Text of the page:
The little engine that couldn’t: The story of a Metro mess

There are many rapid transit systems in the United States designed to be cheap, reliable, safe and convenient ways to navigate cities. But the United States has only one capital, Washington, D.C., and its rapid transit system, known as “Metro,” is, to put it politely, a mess.

{mosads}Let’s start with the recent disaster of Jan. 12, when Yellow Line trains at L’Enfant Plaza filled with smoke, leaving stranded passengers gasping for air for 45 minutes before being rescued. Over 80 people ended up in the hospital, and one woman, Carol Glover, died from smoke inhalation. Her sons are now suing Metro for $50 million. Although a National Transportation Safety Board investigation is not complete, preliminary reports suggest that intake fans in the trains did not work, a communications radio failure prevented emergency workers from talking to train operators, and passengers could not get the train doors to open. If the crisis was a test of how Washington would fare in a terrorist incident or mass casualty situation, we flunked.

Putting aside safety, there is the issue of the reliability and convenience of using underground trains instead of driving. Imagine the scene this past weekend when 20,000 fans left the Verizon Center after a nail-biting basketball game between the Washington Wizards and the Toronto Raptors — many of those fans heading for the Metro. Passengers waited 45 minutes for a train on a crowded platform in frigid air while inactive trains passed them by. Metro can’t claim they didn’t have enough warning — the game had gone into overtime! Think about how police officers felt patrolling a platform jammed with post-game fans whose team had just lost. Thankfully, there was no incidence of violence with huge numbers of frustrated people standing alongside a track.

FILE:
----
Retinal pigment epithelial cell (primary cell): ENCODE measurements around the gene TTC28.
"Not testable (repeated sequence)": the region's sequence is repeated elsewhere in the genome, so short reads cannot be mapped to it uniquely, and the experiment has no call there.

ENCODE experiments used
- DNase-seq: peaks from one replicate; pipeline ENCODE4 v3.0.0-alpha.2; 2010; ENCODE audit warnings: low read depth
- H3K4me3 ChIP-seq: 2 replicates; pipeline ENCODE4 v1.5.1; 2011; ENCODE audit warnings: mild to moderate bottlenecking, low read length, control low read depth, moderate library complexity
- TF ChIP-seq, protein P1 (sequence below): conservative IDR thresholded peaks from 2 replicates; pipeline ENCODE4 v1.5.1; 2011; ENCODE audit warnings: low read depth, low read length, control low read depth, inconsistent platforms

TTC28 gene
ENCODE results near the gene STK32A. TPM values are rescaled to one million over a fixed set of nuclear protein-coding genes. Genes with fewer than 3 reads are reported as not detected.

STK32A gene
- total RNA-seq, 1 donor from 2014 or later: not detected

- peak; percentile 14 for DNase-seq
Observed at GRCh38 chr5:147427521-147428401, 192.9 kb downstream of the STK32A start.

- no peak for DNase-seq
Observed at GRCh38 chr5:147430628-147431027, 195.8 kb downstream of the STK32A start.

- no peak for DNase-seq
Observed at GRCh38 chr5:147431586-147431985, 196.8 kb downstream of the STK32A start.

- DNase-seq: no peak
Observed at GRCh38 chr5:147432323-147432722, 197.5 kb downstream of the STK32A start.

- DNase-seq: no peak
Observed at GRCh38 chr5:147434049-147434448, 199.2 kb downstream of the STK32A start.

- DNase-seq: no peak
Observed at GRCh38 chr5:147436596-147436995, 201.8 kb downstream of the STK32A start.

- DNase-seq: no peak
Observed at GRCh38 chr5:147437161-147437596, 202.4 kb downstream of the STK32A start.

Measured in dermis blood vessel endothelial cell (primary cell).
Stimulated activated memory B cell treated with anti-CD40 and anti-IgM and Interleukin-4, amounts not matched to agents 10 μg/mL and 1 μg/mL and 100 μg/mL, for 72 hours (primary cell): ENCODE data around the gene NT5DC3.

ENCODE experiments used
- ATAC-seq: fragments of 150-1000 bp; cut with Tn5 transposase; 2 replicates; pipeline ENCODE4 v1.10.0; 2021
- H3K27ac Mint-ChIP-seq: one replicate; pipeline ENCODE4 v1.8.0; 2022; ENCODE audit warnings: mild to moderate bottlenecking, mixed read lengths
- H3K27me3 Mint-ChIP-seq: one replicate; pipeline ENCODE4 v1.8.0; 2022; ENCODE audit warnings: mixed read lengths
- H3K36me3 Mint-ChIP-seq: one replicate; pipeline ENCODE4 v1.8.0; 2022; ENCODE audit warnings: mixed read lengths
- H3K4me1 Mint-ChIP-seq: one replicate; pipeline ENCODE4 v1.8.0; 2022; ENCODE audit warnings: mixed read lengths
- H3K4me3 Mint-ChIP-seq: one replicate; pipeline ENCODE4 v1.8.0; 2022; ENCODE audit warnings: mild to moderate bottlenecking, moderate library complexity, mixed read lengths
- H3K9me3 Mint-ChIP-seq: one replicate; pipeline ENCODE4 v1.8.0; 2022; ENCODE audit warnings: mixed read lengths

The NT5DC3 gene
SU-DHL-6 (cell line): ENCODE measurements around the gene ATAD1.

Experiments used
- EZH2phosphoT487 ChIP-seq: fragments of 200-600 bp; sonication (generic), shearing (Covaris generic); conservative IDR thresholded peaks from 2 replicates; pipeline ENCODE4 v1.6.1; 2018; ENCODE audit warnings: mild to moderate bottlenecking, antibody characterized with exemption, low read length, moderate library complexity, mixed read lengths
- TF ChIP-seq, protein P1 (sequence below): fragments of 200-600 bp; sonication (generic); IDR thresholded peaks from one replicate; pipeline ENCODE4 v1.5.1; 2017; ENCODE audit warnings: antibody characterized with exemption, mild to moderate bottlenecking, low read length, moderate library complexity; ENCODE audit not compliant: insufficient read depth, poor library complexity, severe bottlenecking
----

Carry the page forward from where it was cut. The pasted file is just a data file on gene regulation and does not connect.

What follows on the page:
Public transportation is a public good. Underground transit systems are the arteries that make cities work. With urban sprawl reducing access to city centers, and concerns about long commutes and pollution-causing vehicles crowding America’s roads, subway systems and metro rails become key to the flow of commerce and the resilience of communities during ordinary times and in a crisis.

President Obama’s new budget proposal includes additional funds for America’s highways and transit systems — about $478 billion to overhaul the infrastructure — a desperately needed investment. It can’t come soon enough, but early reactions from members of Congress suggest there will be a budget fight that will paralyze the process, leaving passengers stranded again.

For now, Washington needs to get its Metro running right. Imagine if we had won the bid for the Olympics. Perhaps this explains why we are not hosting the Games. In either case, the nation’s capital is supposed to be a good role model for the rest of America, so let’s get on track.

Sonenshine is former under secretary of State for public diplomacy and public affairs and teaches at George Washington University’s School of Media and Public Affairs.

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